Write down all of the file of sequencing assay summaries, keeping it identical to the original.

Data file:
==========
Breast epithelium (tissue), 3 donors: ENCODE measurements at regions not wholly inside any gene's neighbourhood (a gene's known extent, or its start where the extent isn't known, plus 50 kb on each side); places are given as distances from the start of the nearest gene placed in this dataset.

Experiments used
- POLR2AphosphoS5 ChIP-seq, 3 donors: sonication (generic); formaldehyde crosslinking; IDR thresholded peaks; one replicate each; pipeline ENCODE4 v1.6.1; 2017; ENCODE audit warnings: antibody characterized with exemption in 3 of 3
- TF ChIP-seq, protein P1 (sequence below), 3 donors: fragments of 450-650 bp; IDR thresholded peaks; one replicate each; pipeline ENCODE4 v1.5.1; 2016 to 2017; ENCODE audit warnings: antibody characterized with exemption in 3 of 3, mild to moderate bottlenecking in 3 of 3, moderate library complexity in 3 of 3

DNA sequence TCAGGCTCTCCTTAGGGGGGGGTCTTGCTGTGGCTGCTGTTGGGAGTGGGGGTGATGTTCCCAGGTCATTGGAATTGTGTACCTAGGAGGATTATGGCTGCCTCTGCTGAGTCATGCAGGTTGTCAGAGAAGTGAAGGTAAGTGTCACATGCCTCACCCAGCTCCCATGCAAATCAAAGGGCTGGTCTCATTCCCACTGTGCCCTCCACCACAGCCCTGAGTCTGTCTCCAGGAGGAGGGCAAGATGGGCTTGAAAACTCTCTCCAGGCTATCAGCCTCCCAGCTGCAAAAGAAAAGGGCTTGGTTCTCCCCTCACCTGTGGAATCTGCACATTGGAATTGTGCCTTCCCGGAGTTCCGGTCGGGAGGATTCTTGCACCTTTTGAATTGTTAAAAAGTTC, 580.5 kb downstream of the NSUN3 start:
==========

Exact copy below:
Breast epithelium (tissue), 3 donors: ENCODE measurements at regions not wholly inside any gene's neighbourhood (a gene's known extent, or its start where the extent isn't known, plus 50 kb on each side); places are given as distances from the start of the nearest gene placed in this dataset.

Experiments used
- POLR2AphosphoS5 ChIP-seq, 3 donors: sonication (generic); formaldehyde crosslinking; IDR thresholded peaks; one replicate each; pipeline ENCODE4 v1.6.1; 2017; ENCODE audit warnings: antibody characterized with exemption in 3 of 3
- TF ChIP-seq, protein P1 (sequence below), 3 donors: fragments of 450-650 bp; IDR thresholded peaks; one replicate each; pipeline ENCODE4 v1.5.1; 2016 to 2017; ENCODE audit warnings: antibody characterized with exemption in 3 of 3, mild to moderate bottlenecking in 3 of 3, moderate library complexity in 3 of 3

DNA sequence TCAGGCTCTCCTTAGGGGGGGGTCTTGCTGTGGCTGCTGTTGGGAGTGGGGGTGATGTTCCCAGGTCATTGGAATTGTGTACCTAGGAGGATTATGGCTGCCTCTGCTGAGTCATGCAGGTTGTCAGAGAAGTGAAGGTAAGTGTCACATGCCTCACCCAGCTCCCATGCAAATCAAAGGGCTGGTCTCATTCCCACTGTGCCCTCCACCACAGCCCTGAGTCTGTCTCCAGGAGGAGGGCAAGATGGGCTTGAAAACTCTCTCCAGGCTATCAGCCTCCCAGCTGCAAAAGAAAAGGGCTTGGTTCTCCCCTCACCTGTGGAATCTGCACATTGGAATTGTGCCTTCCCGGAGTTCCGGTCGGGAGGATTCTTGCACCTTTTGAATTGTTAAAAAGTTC, 580.5 kb downstream of the NSUN3 start: